The offseason has arrived with roughly half of the league finished up after missing the playoffs and several more having been eliminated. It’s time to examine what those teams need to accomplish over the coming months. Next up is a look at Arizona.
2020-21 was not a great year for Arizona. After making the playoffs last year through the bubble, they were hoping to make it two straight postseason appearances. However, the same issues crept up as a lack of scoring proved costly. Not surprisingly, GM Bill Armstrong is in for a very busy summer. Here’s a look at some of the things the Coyotes should be looking to do.
The Coyotes have one of the four head coaching vacancies around the league after they decided to let go of Rick Tocchet after four seasons with the team. In that stretch, they only finished in the top half of their division once while finishing no higher than 21st in goals scored. Arizona is more of a budget team than one that will spend to the cap and it wouldn’t be surprising to see that be the case for their coaches as well. That would seemingly take them out of the mix for most of the veteran coaches so it wouldn’t be surprising to see another first-time hire when they make their selection.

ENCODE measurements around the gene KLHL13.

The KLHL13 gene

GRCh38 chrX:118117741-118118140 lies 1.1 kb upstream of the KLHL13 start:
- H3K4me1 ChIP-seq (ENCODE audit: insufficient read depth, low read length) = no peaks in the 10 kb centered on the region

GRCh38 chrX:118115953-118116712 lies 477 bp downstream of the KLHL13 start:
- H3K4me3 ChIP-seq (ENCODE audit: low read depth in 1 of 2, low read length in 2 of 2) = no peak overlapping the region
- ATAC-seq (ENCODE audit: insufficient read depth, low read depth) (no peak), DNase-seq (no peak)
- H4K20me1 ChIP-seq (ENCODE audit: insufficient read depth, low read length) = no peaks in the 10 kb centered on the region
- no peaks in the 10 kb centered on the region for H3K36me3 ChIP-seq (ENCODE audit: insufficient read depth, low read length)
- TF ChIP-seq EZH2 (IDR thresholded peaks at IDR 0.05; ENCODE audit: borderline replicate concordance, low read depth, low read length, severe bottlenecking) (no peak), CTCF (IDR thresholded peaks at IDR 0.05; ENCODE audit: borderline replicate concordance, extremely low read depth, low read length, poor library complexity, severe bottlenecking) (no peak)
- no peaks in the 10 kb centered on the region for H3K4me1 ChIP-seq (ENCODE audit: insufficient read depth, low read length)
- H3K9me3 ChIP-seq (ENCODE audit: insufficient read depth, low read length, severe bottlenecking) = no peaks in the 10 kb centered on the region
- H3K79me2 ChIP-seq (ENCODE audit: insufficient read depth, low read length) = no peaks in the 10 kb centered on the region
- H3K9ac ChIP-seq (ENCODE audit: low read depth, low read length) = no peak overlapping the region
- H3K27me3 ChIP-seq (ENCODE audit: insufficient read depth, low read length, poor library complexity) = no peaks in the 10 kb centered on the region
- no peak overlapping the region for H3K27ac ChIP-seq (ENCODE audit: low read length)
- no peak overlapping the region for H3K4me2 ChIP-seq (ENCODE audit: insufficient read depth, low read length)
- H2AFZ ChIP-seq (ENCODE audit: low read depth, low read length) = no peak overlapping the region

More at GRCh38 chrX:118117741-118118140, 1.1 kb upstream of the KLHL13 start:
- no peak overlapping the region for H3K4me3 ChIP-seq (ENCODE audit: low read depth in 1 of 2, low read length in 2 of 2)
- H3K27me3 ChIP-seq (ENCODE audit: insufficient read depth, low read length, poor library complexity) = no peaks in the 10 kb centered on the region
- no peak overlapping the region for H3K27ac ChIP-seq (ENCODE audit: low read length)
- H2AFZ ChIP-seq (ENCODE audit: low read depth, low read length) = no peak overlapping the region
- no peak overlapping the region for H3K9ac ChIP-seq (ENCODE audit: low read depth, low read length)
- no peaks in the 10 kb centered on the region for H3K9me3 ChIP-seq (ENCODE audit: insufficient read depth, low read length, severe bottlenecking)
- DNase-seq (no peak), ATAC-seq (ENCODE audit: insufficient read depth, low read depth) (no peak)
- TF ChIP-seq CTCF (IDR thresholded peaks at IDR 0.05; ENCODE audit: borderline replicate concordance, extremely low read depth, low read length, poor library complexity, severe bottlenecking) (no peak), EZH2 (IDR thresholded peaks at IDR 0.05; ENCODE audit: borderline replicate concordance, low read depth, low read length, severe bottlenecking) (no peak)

Arizona has had a capable veteran defense corps over the past several years but the time for change has arrived. Alex Goligoski, Niklas Hjalmarsson, and Jason Demers are all set to become unrestricted free agents this summer, freeing up over $14M in cap space in the process. (Jordan Oesterle is also a UFA but his expiring cap hit of $1.4M is a lot lower than the others and he could be brought back for a similar amount.) While there are cases to bring Goligoski and Hjalmarsson back out of the trio, it would need to be at a much lower price tag.
This is going to be an interesting situation to follow. If those veterans don’t return, Armstrong will need to bring in some proven replacements in a UFA market that doesn’t have a lot of them. Of course, they can also leverage their cap space (bolstered by Marian Hossa’s contract finally expiring) to pick up a replacement in a trade. Regardless, it looks like it will be a new-look blueline in 2021-22.
That said, the bigger question is how much they want to spend on the back end. The Coyotes are consistently towards the bottom of the league in goals scored and this represents an opportunity to redistribute some of their money on defense up front in an effort to add a top-six forward or two. Replacing the veterans with similarly-priced rearguards ensures that they’ll be a squad with a strong back end once again but that’s a roster composition that hasn’t worked for them lately. If Armstrong wants to shake up the structure of the team, this is it.
Sometimes, teams can get lucky in the draft and that’s what happened with Conor Garland. The undersized winger went unpicked in his first year of eligibility, was scooped up with a fifth-rounder by Arizona the following draft as a low-risk flier, and now, he finds himself as one of the top scorers on the Coyotes. It has worked out great for the team so far, getting top-six production for a bargain price tag as Garland accepted a two-year low-cost bridge deal that carried a cap hit of just $775K. As far as top bargains in the NHL go, he should have been in the conversation more than he had been.